"It's a basic tool that cardiologists use on a daily basis," explained Dr Jack Newman.
Newman said the test is an echocardiogram - or an "echo."
"An ultrasound of the heart is like women who get ultrasounds for babies. There's no danger to it, it's an ultrasound. We put cold glop on the chest, put a microphone, and take pictures of the heart," said Newman.
But despite being non-evasive and relatively inexpensive, Blue Cross and Blue Shield of North Carolina is now requiring doctors to get pre-approval for the tests.
"You've got doctors who are seeing the patients, listening to the patients, examining the patients, who are looking at other diagnostic tests, and they are making a clinical decision that we think this is the best thing to do. And all of a sudden now, someone else on the end of a computer screen, or at the end of a telephone, who does not know the patient, is making a decision that seems to be a clinical decision - that's where they're getting between the patient and the doctor," said Newman.
Dr. Newman told ABC11 he fears it could put his patients' health in jeopardy.
"My concern is that I could make the diagnosis potentially that day, and now there is a delay in that care. And sometimes, and we've been finding now if that is being denied, then perhaps that test won't get done and that patient won't get the diagnosis or something could happen," said Newman.
Newman said he's had to wait as little as 5 minutes for preapproval, but as long as 40 minutes, followed by a denial, and he then had to take the next step of a peer-to-peer review.
"It's such the administrative burden that we don't get reimbursed for. We get nothing special if we fit criteria or did things a certain way. There's nothing to help with those added costs," said Newman.
And Dr. Newman isn't alone in his frustration. Four state chapters of National Health Organizations all co-signed a letter asking BCBSNC to not require preapproval for echos - saying it "will impose a substantial hardship on both patients and physicians, with little benefit to BCBS of NC and its subscribers."
They also say it's burdensome for the doctors and will force many patients to make a second office visit - and spend more money.
Blue Cross and Blue Shield of North Carolina - with more than 3.5 million customers - told ABC11 it understands all those concerns, but they're not changing their policy.
BCBS doctor Genie Komives cited national studies that suggest echocardiograms are inappropriately used 15 percent of the time.
"The risk is the follow-up testing the patient may have to incur if they have a false positive test or the test is done unnecessarily," she said. "Our belief is we want to improve care for our members and they are getting the right tests at the right time and the right place."
Dr. Komives said doctors can easily get preapproval online if their patient fits the guidelines set forth by their own industry.
"Basically, we're asking the physicians to follow their own guidelines - the ACC guidelines - for the most part. In this case, [it] just seems like the right thing to do," said Komives.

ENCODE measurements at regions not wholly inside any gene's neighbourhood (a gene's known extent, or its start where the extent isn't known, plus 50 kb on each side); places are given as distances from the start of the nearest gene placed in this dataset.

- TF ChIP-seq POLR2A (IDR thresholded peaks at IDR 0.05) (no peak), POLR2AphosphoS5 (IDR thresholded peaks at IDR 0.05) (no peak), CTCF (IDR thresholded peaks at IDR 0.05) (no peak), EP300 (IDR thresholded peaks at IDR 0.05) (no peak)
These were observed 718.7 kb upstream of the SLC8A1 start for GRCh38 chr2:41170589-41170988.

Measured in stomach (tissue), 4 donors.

She also said Blue Cross research shows that 70 to 80 percent of preapprovals average 4 to 5 minutes.
"Yes indeed, there are sometimes when a provider does not get the authorization immediately, and it may take an hour or two to sort through that information, which ultimately could lead to approval, but that is a relatively small percentage of cases. The majority of cases are going through and getting approved on the initial review," said Komives.
Some may wonder if the policy change is about cutting costs and saving money. Dr. Komives said not totally.
"This is an example of one - when you look at the $17.5 million of total cost - the evidence that is in the doctor's own medical literature of the 15 percent overuse of the test - or using it not within the guidelines - that seems like an area that is important enough that it is worthy of doing something about," said Komives.
Dr. Newman said he's all for cutting waste, but his first priority is to protect his patients.
"You can never see this without ultrasound. Ultrasound is what makes the diagnosis. I can see the function in the squeezing of the heart. I can see in this one particular picture if there are leaky heart valves which there are in here and if this patient came to me today and said 'I'm short of breath,' I could do this today, sit down with them right afterwards, answer the question, and then do we need to put you on medicines to help fix your problem," said Newman.
But Newman said he now has to get a preauthorization for the test.
"Now I have to get authorization for this, for this simple test to do, they'd have to come back another day to be able to do this, when I could have done it in 20 minutes here," he said.
Newman said the Medicare rate for a basic resting echocardiogram on his patients is less than $200, and any restriction in his use of it is like sending him back in time to the 1960s.
In addition to the four state chapters of National Health Organizations which asked BCBS to drop the requirement, the North Carolina Academy of Family Physicians said it sent a letter of concern to Blue Cross about the new pre-approval process.
Blue Cross said the pre-approval is only required for an outpatient setting such as in a doctor's office - not in the Emergency Room.